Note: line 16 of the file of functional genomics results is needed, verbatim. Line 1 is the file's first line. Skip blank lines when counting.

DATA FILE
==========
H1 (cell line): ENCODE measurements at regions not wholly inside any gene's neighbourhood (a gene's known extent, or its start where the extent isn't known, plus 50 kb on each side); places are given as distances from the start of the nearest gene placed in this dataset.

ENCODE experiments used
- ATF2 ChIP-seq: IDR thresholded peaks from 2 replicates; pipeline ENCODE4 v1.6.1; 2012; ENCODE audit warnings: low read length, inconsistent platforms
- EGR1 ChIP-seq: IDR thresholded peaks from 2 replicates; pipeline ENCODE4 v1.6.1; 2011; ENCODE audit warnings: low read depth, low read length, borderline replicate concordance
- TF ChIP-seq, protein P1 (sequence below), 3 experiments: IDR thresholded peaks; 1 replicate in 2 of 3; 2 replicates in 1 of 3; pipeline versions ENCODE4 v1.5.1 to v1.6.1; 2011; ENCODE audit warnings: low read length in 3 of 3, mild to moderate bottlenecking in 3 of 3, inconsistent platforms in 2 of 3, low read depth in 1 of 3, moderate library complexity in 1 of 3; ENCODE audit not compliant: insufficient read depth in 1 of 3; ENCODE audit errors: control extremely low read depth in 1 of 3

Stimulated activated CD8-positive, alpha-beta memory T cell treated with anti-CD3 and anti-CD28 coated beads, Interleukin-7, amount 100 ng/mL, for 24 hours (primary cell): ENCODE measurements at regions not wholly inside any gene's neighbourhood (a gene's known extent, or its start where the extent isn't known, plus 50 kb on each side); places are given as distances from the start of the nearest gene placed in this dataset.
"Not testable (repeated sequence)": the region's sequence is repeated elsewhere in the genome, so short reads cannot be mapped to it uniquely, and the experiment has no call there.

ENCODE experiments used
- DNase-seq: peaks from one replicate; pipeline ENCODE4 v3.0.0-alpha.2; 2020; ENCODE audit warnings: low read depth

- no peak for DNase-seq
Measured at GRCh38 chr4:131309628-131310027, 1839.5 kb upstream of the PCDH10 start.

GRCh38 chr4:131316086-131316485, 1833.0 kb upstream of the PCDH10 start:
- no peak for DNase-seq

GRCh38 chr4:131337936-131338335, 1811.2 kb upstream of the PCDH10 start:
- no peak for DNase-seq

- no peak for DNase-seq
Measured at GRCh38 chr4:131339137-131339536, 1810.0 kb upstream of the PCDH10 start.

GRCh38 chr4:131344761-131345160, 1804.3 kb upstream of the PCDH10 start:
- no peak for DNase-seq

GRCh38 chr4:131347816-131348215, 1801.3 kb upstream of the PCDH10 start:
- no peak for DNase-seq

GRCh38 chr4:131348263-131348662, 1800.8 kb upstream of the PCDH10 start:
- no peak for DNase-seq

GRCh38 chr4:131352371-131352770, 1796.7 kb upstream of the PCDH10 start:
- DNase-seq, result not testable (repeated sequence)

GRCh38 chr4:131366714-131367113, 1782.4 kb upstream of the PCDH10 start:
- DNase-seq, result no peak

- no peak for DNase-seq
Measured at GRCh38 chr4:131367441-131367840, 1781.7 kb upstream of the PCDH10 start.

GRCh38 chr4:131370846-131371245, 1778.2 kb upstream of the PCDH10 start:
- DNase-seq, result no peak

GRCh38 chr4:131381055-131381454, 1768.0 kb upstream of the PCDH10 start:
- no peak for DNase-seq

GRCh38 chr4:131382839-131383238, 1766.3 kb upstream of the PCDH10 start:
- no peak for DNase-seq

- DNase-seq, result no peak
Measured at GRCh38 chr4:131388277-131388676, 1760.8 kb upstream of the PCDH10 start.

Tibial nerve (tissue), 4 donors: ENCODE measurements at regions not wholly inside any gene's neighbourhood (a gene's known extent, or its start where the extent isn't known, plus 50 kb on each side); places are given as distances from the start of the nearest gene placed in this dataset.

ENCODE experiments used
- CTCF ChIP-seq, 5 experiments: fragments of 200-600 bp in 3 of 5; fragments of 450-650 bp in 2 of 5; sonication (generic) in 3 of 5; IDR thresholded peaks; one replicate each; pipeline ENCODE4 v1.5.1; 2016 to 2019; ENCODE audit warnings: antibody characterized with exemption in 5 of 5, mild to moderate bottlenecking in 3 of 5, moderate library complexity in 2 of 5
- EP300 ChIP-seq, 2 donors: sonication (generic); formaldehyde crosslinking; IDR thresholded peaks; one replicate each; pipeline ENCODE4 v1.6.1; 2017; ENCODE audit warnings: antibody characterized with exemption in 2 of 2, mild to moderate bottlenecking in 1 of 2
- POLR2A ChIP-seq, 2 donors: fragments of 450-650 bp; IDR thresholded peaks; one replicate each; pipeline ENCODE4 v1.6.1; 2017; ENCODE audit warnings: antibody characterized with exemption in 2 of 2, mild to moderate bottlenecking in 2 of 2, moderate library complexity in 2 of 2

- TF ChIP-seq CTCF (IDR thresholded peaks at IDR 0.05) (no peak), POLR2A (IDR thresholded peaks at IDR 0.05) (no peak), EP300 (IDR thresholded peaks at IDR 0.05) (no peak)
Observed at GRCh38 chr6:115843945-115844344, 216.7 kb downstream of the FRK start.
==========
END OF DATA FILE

- no peak for DNase-seq